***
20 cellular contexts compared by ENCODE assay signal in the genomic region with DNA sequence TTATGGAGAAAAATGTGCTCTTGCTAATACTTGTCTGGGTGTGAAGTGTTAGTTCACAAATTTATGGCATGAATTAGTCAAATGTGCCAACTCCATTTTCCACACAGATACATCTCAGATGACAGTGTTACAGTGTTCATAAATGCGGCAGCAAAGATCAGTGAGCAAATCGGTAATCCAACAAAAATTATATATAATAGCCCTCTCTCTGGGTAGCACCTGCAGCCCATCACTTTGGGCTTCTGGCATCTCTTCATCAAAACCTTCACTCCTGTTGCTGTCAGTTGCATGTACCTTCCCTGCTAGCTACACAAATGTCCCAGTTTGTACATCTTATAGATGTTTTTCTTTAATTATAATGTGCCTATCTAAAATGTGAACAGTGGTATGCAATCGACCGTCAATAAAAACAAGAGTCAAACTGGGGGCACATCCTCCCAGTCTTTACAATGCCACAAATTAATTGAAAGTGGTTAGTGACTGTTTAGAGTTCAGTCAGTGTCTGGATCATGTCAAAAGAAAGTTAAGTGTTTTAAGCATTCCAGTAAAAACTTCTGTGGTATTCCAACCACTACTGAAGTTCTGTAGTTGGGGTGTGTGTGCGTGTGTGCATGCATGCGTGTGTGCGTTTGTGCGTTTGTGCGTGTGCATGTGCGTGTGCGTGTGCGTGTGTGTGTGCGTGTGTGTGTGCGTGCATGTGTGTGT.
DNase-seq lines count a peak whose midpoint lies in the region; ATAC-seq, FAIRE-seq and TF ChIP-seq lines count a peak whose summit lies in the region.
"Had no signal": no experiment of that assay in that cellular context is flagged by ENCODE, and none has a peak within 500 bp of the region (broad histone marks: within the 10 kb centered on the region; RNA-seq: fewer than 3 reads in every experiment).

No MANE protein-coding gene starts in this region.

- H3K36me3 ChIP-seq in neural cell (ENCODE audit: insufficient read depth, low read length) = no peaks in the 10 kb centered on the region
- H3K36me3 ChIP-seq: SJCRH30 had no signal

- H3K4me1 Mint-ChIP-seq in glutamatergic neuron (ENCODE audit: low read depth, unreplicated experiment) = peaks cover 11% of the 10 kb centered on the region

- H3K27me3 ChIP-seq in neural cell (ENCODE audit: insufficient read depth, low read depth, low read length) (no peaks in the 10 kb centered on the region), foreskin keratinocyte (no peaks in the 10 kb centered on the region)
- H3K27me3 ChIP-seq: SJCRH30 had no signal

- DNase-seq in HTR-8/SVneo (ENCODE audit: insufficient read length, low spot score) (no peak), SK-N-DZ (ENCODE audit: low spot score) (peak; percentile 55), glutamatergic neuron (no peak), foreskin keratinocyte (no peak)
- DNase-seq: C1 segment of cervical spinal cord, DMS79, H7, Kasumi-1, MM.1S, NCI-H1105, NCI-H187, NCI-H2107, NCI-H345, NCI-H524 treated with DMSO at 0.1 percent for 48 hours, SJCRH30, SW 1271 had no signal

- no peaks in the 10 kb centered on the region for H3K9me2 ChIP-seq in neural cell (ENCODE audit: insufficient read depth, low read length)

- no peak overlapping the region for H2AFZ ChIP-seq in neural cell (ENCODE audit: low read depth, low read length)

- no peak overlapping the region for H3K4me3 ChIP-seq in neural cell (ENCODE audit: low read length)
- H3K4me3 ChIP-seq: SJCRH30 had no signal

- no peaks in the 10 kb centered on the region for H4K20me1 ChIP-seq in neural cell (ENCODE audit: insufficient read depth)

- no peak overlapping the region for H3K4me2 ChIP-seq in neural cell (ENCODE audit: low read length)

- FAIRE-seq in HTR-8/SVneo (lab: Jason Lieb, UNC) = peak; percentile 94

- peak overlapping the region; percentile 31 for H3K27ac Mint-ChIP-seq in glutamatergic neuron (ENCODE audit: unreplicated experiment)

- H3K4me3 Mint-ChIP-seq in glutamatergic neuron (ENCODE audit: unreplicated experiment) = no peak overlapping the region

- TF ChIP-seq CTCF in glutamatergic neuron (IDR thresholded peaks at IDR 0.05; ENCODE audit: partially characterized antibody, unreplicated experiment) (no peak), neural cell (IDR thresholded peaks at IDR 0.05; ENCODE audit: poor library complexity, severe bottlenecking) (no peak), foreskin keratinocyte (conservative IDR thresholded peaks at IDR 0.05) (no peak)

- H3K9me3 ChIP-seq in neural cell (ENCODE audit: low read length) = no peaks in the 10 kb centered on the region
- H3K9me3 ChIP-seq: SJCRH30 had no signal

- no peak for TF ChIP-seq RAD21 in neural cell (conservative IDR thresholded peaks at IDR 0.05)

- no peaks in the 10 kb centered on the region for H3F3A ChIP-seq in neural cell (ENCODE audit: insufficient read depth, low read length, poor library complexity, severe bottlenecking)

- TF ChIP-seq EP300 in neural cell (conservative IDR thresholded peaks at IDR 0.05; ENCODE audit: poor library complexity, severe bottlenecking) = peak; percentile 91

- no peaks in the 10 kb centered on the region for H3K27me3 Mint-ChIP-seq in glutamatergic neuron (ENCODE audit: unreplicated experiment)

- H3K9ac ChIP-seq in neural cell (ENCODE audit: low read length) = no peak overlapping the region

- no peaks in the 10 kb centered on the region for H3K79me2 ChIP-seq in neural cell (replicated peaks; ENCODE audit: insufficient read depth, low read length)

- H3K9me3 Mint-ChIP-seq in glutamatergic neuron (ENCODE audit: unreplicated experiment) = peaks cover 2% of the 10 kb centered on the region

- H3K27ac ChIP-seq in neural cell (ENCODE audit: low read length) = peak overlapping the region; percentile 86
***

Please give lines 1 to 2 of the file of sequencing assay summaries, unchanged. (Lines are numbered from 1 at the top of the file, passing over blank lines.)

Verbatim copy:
20 cellular contexts compared by ENCODE assay signal in the genomic region with DNA sequence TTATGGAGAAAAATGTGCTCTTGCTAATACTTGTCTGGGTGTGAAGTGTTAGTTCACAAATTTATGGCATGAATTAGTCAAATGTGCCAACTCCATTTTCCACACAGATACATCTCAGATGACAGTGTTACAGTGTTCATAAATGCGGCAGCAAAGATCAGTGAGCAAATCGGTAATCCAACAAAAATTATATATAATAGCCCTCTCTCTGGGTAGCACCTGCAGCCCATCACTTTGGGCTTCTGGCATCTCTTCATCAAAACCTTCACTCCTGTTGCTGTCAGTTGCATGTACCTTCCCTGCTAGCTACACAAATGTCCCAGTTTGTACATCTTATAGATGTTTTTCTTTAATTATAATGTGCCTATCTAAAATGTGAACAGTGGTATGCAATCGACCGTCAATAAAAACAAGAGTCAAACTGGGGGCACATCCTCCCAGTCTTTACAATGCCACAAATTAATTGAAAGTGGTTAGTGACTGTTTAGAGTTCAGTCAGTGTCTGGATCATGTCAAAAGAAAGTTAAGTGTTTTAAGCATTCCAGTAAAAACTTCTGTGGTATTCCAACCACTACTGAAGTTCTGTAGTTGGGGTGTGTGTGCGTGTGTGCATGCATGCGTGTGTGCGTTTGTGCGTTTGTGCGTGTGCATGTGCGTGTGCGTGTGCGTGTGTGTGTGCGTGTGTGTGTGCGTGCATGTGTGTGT.
DNase-seq lines count a peak whose midpoint lies in the region; ATAC-seq, FAIRE-seq and TF ChIP-seq lines count a peak whose summit lies in the region.